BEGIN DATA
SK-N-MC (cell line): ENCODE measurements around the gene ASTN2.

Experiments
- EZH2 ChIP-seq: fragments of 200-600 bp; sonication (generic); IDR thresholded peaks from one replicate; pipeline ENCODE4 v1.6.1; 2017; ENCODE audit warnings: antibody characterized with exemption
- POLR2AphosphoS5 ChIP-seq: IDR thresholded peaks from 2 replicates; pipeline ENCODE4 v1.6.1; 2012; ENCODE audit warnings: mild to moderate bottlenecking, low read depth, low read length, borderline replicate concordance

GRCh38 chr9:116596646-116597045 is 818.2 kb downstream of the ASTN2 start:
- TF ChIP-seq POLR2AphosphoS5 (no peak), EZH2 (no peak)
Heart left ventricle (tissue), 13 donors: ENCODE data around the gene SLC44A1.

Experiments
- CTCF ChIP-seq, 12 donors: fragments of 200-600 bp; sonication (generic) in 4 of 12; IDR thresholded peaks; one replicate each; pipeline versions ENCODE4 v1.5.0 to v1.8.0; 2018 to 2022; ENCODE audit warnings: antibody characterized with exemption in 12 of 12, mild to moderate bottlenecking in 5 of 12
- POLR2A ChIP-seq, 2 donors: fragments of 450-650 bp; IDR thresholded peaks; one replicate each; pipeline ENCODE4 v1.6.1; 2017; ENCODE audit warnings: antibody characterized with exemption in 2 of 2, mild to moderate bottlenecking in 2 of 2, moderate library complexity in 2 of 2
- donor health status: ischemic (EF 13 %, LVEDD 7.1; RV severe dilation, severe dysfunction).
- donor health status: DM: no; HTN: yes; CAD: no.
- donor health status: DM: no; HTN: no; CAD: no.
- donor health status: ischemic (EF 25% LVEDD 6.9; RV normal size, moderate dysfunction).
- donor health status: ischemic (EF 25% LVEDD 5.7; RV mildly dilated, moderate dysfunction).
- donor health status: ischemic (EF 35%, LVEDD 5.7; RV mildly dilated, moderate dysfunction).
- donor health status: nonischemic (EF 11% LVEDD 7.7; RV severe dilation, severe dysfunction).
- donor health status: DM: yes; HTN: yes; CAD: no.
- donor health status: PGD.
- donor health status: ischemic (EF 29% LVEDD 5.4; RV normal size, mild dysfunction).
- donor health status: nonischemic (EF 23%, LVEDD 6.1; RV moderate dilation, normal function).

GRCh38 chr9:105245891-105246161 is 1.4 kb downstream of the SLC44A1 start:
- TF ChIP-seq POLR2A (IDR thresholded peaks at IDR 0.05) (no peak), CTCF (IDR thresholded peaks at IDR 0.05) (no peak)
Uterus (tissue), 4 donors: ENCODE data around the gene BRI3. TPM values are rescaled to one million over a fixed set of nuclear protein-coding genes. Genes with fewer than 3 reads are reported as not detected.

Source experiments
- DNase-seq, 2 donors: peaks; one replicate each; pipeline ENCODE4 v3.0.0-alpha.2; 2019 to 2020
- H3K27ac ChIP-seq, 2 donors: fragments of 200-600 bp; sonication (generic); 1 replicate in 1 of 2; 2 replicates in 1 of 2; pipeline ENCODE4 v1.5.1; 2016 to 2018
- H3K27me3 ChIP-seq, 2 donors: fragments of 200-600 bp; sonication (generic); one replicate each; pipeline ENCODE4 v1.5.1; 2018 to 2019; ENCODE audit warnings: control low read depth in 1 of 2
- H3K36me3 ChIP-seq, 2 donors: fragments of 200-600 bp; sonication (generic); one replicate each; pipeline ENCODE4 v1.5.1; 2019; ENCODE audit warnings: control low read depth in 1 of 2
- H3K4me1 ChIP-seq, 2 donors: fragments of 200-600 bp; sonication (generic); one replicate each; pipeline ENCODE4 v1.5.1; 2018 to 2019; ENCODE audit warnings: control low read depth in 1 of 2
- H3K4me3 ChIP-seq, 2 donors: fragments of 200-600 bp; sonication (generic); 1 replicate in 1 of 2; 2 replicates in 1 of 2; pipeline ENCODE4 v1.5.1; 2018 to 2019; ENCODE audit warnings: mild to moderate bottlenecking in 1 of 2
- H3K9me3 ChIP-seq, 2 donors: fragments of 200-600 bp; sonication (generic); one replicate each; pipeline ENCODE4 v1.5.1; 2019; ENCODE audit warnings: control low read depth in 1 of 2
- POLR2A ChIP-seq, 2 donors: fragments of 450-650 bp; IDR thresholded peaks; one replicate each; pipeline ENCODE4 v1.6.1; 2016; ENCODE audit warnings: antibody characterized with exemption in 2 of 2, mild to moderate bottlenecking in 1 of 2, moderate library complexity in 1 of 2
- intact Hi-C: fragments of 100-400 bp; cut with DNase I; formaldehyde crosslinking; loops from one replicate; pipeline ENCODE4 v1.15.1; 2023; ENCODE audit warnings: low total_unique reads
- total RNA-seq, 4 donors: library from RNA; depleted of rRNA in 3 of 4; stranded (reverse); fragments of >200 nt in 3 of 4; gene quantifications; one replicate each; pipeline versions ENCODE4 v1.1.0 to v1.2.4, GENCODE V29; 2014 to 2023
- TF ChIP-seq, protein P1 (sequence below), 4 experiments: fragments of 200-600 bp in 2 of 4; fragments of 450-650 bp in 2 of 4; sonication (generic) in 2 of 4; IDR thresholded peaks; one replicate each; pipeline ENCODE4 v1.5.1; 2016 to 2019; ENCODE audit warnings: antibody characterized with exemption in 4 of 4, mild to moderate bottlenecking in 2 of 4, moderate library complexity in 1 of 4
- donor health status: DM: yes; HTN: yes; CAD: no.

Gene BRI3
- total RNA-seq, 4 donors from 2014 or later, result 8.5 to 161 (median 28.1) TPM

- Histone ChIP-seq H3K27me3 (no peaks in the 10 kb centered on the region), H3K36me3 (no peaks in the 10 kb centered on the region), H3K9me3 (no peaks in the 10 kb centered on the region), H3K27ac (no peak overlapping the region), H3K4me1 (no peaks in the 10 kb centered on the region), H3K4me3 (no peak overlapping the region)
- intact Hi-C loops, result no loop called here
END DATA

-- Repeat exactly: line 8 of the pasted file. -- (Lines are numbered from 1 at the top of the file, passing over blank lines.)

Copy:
Experiments